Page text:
The Capital Region’s ‘Best-Kept Secret’

Alan Longshore guesses he’s walked about 7,000 miles in the last 23 years. 

The 85-year-old Voorheesville resident has been a member of the Capital Region walking club, Empire State Capital Volkssporters,  for that long and continues to meet with the group for their walks twice a week. 

Before he joined the club, “I did quite a bit of walking,” Longshore says. “Probably for roughly 10 years before that. I had bypass surgery in my 50s, so I had always walked a lot and (joining a walking club) intensified it and gave it more purpose as well.” 

The club is part of a national organization, the American Volkssport Association, whose mission is to “engage Americans in lifelong walking and other noncompetitive physical fitness activities.” 

Volkssport, from the German word “Volksmarsch” (“people’s march”), was developed in Europe as a noncompetitive fitness-walking event in the 1960s. Since then, clubs and organizations across the world have instituted local versions of the movement. The Capital Region chapter alone has been active for 37 years, according to its current president, Chris Yost. 

Yost, who has been a member for 10 years, says right now the club has about 200 members, who are mainly in their 50s and older. (The oldest members are in their 90s.) 

“I have made a lot of friends through this club,” she says. “It’s funny. You join and then you immediately have 200 close, personal friends.” 

The physical and mental benefits of walking and exercise are well-documented. Those benefits are even greater for people of a certain age. According to Harvard Medical School, walking can ease joint pain, soothe arthritis and boost immunity, among many other rewards. “Several studies have found that … walking five to six miles a week can even prevent arthritis from forming in the first place,” the school reports. “Walking protects the joints — especially the knees and hips, which are most susceptible to osteoarthritis — by lubricating them and strengthening the muscles that support them.”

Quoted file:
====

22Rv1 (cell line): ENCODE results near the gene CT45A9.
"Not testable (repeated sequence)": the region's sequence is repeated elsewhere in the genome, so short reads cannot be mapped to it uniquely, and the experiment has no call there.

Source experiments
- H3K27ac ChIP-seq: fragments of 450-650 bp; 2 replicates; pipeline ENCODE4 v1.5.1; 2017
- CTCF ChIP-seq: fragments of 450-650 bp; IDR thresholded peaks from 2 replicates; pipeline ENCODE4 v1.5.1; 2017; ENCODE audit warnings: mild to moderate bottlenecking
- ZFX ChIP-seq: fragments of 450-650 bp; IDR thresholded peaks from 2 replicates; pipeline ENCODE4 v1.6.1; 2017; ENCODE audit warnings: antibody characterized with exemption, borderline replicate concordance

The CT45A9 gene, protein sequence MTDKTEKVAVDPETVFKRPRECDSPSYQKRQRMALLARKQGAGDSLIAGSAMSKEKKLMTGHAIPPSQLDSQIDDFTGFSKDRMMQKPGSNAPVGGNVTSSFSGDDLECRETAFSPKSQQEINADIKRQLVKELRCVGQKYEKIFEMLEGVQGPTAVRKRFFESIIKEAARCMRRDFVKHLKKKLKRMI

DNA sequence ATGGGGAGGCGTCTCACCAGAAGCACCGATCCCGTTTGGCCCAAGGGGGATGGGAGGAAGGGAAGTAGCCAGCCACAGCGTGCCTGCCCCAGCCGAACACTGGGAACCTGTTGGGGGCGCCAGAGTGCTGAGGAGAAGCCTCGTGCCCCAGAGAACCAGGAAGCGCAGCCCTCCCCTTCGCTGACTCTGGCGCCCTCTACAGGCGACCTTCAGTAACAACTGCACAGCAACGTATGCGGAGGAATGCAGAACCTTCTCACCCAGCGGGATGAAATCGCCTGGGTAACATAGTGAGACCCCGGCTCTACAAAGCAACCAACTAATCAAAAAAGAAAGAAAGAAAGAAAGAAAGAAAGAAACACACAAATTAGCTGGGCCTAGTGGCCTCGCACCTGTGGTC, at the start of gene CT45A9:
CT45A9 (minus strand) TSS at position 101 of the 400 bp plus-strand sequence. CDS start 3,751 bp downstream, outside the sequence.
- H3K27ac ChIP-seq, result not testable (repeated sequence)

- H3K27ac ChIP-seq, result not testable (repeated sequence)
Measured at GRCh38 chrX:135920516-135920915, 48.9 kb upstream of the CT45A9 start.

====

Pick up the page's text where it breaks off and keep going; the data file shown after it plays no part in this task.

The Capital Region walking club offers walks for everybody at every fitness level. Yost says she pairs newcomers with walkers who match their pace so that no one feels rushed or bogged down. You can use maps provided by the organization and go on walks by yourself, or you can join them for their group walks, each of which includes a point of contact to guide the walkers along the routes. Walkers can choose between a 5K and a 10K route. 

“We have people that walk at all speeds,” Yost says. “When you first come we try to make sure that if it’s your first walk you walk with somebody in the club, and if that person doesn’t like that person’s pace they can find someone else next time. We have people (who are) slow and fast and moderate.” 

Friendship is a major motivator for the walkers. 

“Food, fitness, friendship. Those are the three F’s,” Yost says. “And some clubs add a fourth F: fermented beverage.” 

Debbie Hummel is a new member. At 62, she is newly retired and keen to enjoy her free time productively.

“I wanted to fill my time staying moving and doing more walking,” Hummel says. “It’s just nice to get to know somebody and just make friends like that. You get to know so many new people by talking as you walk.” 

Everyone’s out for the same reason, Hummel adds. “They want to get their workout in.” 

“There was one walk where we were walking along the Mohawk River. It was a winter day and it was windy and it was cold,” she says, laughing at the memory. “Somebody was asking, ‘Do we turn here or do we turn there? If we go down this street we’ll be protected from the wind.’ But nobody wanted to cut the distance. People want to get their full three miles or 5K in and don’t want to lose an inch. That’s their goal or purpose. For the health, aerobics, distance.” 

Members each get a little passport-like book that’s stamped after each walk. At the national level, these stamps can span whole regions. One stamp challenge is the Appalachian Trail (hiked in sections across states). Another is a 50-states challenge (Yost just finished that one).Yet another is a lighthouse walk. 

“We’re the region’s best-kept secret,” Yost says. “We like to think we’re seeing the world, one step at a time.” 

How to join the Empire State Capital Volkssporters

Empire State Capital Volkssporters Walking Club Group Photo

A yearlong membership for an individual is $12; for a family, it’s $20. To join a walk without becoming a member, it’s $4 for entry. See https://www.walkescv.org/ for membership forms and more information. 

According to the website, a typical walk is 6.2 miles (10K) and lasts about two hours. The club also sponsors five- to six-kilometer walks. Many walks take place on weekends and are designed to maximize the area’s scenic beauty. 

The group also hosts four events per year for members, a strawberry fest, an Oktoberfest, a pizza party and a holiday party. Of course, each event also features a walk.

Featured image by Robert Kneschke via Canva


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